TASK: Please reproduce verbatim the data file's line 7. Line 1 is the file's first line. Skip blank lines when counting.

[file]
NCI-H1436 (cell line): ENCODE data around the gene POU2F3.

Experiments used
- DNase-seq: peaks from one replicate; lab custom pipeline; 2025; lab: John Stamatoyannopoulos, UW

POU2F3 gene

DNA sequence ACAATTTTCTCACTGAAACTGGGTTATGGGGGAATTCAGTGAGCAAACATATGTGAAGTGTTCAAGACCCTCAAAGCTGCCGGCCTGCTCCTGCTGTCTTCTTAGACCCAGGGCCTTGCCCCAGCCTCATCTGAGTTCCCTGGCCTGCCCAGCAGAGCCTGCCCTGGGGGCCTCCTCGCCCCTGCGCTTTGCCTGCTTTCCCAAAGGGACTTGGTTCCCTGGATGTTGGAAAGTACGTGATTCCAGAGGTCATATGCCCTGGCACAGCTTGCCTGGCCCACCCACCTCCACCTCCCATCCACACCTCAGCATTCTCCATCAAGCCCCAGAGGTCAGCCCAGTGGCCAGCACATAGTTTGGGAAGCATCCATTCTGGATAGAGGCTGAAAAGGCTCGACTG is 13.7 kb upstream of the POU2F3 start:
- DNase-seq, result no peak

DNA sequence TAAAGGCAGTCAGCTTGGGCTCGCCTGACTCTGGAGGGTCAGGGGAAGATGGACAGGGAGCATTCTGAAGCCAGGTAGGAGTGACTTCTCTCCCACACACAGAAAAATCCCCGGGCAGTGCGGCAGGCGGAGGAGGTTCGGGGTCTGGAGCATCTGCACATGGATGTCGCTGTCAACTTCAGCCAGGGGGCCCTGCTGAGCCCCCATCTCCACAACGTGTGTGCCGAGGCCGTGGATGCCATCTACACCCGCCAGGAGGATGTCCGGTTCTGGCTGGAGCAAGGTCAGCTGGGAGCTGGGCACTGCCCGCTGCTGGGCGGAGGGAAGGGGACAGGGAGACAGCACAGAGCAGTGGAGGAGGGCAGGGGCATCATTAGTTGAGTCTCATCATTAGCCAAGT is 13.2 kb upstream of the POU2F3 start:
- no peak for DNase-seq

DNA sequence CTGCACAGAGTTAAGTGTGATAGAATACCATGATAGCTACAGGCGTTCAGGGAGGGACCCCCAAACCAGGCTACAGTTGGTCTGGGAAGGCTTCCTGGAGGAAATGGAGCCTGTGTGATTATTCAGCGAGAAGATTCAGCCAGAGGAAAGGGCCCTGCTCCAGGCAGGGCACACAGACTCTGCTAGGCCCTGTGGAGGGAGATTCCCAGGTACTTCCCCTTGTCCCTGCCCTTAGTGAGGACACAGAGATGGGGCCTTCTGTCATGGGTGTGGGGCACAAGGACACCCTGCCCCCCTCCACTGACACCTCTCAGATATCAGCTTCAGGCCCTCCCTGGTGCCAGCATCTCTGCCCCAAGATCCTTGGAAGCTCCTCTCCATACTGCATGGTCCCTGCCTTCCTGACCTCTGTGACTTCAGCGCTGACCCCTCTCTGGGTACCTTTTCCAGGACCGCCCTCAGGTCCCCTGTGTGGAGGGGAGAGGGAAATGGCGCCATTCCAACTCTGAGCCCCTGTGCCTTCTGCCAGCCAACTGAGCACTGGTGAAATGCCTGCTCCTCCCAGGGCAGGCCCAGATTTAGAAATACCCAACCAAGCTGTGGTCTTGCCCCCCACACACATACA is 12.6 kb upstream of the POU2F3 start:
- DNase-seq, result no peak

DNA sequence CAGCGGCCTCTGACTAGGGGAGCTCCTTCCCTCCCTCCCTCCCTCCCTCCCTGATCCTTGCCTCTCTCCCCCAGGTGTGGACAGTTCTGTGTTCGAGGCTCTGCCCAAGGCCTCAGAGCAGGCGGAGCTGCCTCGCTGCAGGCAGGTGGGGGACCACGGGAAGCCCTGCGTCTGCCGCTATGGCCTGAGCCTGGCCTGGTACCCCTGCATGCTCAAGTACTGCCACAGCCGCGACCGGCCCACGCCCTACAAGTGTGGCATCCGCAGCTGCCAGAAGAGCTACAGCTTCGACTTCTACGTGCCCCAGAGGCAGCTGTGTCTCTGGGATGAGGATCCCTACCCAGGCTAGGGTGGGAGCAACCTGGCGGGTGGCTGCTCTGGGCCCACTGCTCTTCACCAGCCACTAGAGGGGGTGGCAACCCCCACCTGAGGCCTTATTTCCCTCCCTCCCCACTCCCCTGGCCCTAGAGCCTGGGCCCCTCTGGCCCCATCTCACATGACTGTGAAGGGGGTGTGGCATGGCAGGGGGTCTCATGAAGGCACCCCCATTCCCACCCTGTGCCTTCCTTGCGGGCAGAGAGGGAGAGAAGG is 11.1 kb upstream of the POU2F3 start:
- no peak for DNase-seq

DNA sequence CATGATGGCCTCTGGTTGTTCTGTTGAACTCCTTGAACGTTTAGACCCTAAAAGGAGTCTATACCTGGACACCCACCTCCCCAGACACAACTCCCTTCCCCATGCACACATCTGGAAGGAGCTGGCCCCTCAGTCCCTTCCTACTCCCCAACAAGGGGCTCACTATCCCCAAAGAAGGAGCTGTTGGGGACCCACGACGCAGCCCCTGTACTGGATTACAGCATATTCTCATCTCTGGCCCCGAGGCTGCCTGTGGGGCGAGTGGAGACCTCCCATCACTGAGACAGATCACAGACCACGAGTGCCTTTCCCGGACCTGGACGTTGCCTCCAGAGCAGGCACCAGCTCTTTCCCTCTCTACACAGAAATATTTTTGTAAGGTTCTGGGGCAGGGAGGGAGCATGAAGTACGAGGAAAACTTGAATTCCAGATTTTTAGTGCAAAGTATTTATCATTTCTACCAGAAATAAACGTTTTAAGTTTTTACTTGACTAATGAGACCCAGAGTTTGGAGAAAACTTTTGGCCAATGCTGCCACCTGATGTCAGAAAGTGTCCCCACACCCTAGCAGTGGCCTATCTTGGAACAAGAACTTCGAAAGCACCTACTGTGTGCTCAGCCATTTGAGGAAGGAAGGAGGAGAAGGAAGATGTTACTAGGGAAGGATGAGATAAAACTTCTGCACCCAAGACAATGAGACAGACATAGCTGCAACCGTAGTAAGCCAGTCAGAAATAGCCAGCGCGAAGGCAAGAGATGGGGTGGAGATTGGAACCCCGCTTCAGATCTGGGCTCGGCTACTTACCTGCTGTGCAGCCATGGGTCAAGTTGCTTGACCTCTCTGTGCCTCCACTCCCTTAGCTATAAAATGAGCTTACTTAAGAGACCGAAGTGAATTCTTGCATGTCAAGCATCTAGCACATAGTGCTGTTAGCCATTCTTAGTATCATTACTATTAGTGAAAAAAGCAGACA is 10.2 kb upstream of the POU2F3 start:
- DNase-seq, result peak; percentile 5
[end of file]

DNA sequence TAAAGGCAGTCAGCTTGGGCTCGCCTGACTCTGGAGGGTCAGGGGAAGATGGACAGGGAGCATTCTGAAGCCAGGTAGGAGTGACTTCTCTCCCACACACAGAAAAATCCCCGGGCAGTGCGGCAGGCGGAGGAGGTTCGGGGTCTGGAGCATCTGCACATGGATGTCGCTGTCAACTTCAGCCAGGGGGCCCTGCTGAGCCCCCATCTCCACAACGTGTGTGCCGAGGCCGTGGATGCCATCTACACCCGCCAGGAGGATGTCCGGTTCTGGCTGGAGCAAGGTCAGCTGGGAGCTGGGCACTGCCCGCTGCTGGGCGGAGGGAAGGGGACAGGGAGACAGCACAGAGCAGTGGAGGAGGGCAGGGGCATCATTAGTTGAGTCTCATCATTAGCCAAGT is 13.2 kb upstream of the POU2F3 start: